26. Post-Newtonian Gravitational Waveforms for LIGO & Its Partners (2/2)
  27. Supermassive Black Holes and their Gravitational Waves (1/3)
  28. Supermassive Black Holes and their Gravitational Waves (2/3)
  29. Supermassive Black Holes and their Gravitational Waves (3/3); Gravitational Waves from Inflation (1/2)
  30. Gravitational Waves from Inflation (2/2)
  31. Gravitational Waves from Neutron-Star Rotation and Pulsation (1/2)
  32. Gravitational Waves from Neutron-Star Rotation and Pulsation (2/2)
  33. Numerical Relativity as a Tool for Computing GW Generation (1/2)
  34. Numerical Relativity as a Tool for Computing GW Generation (2/2)
  35. The Physics Underlying Earth-Based Gravitational Wave Interferometers (1/4)
  36. The Physics Underlying Earth-Based Gravitational Wave Interferometers (2/4)
  37. The Physics Underlying Earth-Based Gravitational Wave Interferometers (3/4)
  38. The Physics Underlying Earth-Based Gravitational Wave Interferometers (4/4)
  39. Overview of Real LIGO Interferometers (1/2)
  40. Overview of Real LIGO Interferometers (2/2)
  41. Thermal Noise in LIGO Interferometers and its Control (1/2)
  42. Thermal Noise in LIGO Interferometers and its Control (2/2)
  43. Control Systems and Laser Frequency Stabilization (1/2)
  44. Control Systems and Laser Frequency Stabilization (2/2)
  45. Interferometer Simulations and Lock Acquisition in LIGO
  46. Seismic Isolation in Earth-Based Interferometers
  47. Quantum Optical noise in GW Interferometers (1/2)
  48. Quantum Optical noise in GW Interferometers (2/2)
  49. LIGO data analysis (1/2)
  50. LIGO data analysis (2/2)
  51. The Long-Term Future of LIGO: Facility Limits
  52. The Long-Term Future of LIGO: Techniques for Improving on LIGO-II
  53. Large Experimental Science and LIGO as an Example (1/2)
  54. Large Experimental Science and LIGO as an Example (2/2)
  55. Resonant-Mass GW Detectors for the HF Band (1/2)
  56. Resonant-Mass GW Detectors for the HF Band (2/2)
  57. CAJAGWR talk by W.O. Hamilton on Resonant-Mass GW Detectors
  58. Doppler tracking of spacecraft for GW detection in the low frequency band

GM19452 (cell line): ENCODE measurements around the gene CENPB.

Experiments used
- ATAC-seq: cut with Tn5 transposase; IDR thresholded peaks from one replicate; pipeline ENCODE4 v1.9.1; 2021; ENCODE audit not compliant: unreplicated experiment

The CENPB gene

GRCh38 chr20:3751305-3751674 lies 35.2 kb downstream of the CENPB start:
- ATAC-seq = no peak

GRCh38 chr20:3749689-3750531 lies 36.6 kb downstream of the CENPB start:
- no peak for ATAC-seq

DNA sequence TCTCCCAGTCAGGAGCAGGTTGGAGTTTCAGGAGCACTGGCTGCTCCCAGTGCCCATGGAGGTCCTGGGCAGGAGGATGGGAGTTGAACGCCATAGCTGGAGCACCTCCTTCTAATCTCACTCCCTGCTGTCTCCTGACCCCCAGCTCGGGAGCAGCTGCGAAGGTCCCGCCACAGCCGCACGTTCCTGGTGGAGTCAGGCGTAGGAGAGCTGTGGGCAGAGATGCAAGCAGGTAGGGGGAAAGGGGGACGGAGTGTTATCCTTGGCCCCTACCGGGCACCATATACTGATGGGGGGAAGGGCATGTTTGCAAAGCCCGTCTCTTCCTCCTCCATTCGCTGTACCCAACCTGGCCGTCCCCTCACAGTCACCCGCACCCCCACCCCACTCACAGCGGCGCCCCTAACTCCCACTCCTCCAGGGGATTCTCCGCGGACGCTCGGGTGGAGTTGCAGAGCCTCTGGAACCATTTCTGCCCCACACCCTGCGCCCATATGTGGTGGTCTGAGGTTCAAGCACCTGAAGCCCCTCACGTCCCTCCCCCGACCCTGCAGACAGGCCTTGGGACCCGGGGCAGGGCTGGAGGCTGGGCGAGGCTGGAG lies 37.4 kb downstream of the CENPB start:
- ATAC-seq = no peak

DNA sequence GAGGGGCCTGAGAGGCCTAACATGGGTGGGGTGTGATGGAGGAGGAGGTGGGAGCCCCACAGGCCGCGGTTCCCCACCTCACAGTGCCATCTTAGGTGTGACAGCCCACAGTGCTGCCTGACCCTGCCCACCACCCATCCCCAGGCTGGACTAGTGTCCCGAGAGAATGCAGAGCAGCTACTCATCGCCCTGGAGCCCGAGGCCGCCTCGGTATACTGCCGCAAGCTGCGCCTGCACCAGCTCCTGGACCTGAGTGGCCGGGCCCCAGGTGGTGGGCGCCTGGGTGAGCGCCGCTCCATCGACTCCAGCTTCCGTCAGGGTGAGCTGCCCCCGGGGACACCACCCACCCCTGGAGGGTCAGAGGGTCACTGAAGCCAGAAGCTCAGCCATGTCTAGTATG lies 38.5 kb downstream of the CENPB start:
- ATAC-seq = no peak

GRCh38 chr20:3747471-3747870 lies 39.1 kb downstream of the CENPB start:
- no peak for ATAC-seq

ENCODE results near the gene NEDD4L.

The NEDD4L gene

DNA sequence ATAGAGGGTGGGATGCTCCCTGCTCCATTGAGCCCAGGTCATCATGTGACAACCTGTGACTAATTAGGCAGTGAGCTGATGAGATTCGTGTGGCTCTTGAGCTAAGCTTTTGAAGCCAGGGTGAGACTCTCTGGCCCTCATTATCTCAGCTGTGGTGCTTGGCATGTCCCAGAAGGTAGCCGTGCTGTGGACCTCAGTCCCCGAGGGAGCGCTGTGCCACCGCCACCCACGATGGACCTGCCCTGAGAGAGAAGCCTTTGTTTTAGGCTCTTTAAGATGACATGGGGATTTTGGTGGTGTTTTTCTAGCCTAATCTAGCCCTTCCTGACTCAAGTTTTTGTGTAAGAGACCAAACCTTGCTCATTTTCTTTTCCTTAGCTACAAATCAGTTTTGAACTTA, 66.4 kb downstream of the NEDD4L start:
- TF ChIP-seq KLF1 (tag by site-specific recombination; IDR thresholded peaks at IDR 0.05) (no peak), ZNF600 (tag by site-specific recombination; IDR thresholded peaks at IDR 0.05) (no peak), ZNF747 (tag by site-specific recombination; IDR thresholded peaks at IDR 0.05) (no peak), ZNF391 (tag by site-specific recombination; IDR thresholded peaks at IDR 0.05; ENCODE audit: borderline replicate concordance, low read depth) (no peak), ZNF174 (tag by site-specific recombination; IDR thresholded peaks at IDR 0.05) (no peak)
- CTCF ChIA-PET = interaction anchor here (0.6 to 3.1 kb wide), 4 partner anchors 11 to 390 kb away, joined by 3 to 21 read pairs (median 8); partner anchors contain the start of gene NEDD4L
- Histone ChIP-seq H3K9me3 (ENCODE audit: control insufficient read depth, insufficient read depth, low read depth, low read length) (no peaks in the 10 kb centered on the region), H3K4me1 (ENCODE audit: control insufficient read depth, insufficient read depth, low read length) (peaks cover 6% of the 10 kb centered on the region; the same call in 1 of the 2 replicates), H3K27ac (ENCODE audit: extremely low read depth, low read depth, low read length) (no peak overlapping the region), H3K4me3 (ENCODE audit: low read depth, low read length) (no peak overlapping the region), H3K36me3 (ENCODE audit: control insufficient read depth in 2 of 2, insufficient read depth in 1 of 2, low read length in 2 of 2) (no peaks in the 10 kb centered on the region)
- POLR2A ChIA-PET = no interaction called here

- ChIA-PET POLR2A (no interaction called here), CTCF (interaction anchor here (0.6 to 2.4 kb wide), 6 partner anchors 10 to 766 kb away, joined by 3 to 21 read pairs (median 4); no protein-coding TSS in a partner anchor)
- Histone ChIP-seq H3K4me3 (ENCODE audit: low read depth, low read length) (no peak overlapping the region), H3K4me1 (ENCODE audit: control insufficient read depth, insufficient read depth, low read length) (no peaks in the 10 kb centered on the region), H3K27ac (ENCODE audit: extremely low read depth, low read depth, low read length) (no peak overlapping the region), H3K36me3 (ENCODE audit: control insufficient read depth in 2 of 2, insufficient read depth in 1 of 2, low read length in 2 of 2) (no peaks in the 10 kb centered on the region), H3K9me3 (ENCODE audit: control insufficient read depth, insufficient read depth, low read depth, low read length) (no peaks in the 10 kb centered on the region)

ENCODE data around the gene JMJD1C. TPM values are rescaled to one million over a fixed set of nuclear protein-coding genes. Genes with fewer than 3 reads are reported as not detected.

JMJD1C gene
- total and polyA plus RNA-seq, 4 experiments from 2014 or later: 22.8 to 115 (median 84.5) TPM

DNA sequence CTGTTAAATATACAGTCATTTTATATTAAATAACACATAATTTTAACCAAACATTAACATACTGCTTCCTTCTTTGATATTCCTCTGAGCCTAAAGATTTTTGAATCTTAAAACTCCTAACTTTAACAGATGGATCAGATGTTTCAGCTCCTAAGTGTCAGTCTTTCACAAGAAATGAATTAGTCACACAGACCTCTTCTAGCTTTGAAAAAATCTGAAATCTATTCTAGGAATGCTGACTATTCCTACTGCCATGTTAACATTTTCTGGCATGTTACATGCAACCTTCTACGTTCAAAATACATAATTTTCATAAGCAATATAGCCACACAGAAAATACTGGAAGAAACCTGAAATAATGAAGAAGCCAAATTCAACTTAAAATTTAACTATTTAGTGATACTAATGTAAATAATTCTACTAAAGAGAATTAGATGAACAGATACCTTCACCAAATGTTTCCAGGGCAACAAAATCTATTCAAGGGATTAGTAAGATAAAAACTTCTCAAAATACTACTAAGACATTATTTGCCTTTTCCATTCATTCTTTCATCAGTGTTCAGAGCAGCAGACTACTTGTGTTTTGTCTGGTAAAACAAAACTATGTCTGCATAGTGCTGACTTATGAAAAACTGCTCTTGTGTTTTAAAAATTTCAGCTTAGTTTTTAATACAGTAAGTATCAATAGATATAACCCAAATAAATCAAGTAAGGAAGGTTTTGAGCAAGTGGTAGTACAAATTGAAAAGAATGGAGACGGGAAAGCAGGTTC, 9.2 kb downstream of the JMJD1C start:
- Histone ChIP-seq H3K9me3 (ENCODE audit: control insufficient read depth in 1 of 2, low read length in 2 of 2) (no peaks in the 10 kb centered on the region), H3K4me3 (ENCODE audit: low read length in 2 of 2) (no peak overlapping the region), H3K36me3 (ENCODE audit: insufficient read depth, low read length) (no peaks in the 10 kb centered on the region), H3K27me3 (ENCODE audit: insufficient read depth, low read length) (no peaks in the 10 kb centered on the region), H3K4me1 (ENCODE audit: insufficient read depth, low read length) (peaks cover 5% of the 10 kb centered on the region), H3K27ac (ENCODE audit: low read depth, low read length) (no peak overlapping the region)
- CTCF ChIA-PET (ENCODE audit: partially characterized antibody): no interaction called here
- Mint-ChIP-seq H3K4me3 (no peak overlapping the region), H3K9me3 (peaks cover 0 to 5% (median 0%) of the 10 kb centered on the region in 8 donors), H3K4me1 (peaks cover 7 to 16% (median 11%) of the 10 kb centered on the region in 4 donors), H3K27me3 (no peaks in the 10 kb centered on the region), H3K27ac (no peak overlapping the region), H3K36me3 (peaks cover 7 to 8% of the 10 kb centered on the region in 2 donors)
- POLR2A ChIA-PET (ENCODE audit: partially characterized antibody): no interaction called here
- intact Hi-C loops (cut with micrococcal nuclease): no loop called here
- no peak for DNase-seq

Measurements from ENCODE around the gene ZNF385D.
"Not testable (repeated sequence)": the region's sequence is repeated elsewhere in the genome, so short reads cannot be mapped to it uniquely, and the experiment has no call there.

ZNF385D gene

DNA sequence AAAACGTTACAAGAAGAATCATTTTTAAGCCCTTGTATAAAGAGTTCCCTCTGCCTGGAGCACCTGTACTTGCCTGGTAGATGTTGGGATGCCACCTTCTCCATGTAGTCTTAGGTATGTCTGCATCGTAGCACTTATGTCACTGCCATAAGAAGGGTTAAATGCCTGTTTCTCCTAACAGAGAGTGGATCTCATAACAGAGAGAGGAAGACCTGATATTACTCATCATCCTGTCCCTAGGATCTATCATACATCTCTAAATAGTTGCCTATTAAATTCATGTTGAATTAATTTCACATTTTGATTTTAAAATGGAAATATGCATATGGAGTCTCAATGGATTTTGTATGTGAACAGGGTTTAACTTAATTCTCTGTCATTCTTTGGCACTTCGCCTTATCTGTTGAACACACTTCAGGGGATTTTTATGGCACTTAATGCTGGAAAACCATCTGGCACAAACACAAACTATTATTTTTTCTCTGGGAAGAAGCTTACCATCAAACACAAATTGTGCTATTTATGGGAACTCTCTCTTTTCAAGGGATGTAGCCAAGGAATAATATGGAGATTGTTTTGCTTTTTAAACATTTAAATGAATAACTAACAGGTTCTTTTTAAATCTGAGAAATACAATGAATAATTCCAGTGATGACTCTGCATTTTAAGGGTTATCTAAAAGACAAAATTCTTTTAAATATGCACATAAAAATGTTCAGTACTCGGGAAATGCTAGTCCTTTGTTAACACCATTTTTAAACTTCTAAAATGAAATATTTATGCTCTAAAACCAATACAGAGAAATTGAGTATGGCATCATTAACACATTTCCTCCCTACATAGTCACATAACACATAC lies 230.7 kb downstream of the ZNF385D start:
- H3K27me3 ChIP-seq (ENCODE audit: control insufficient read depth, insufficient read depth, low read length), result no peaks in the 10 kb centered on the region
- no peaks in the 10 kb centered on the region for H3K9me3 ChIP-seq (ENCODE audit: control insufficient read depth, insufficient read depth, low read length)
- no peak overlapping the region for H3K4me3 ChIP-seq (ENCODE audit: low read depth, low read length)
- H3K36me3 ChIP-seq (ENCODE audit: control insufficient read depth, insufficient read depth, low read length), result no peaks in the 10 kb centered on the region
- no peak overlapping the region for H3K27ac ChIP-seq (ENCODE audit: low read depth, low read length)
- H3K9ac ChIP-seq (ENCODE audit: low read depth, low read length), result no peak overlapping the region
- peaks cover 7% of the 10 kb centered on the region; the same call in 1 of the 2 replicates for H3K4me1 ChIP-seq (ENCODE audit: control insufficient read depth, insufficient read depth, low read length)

59. Pulsar timing for GW detection in the very low frequency band
  60. LISA (Laser Interferometer Space Antenna) for GW Detection in LF Band: Conceptual Design (1/2)
  61. LISA (Laser Interferometer Space Antenna) for GW Detection in LF Band: Conceptual Design (2/2)
  62. LISA's Lasers and Optics (1/2)
  63. LISA's Lasers and Optics (2/2)
  64. Time-Delay Interferometry [TDI] for LISA (1/2)
  65. Time-Delay Interferometry [TDI] for LISA (2/2)
  66. LISA's Distrubance Reduction System (DRS) [Drag-Free System] (1/2)
  67. LISA's Distrubance Reduction System (DRS) [Drag-Free System] (2/2)
  68. The Big-Bang Observatory [BBO]: A Possible Follow-On Mission to LISA
  69. GW's from Inflation and GW Detection in ELF Band via Anisotropy of CMB Polarization

Course Description

Caltech's Physics 237-2002: Gravitational Waves
A Web-Based Course organized and Designed by Kip S. Thorne, Mihai Bondarescu and Yanbei Chen.

This course contains all the materials from a graduate-student-level course on Gravitational Waves taught at the California Institute of Technology, January through May of 2002. The materials include Quicktime videos of the lectures, lists of suggested and supplementary reading, copies of some of the readings, many exercises, and solutions to all exercises. The video files are so large that it may not be possible to stream them from most sites, but they can be downloaded. Alternatively, the course materials on DVD's can be borrowed via Interlibrary Loan from the Caltech Library (click on CLAS, then on Call Number, then enter QC179.T56 2002 ).

Questions and issues about this course and website can be directed to Mihai Bondarescu or Yanbei Chen.

Resources:

Credits:
Lectures by Thorne and Guest Lecturers*
Video of lectures by Bondarescu and Chen
Homework problems by Thorne and Guest Lecturers
Homework solutions by Bondarescu and Chen

*John Armstrong (JPL), Barry Barish, Erik Black, Alessandra Buonanno, Yanbei Chen, Riccardo De Salvo, Ronald Drever, Matt Evans, William Folkner (JPL), William Hamilton (LSU), Mark Kamionkowski, Albert Lazzarini, Lee Lindblom, Sterl Phinney, Mark Scheel, Bonny Schumaker (JPL), Robert Spero (JPL), Alan Weinstein, Phil Willems.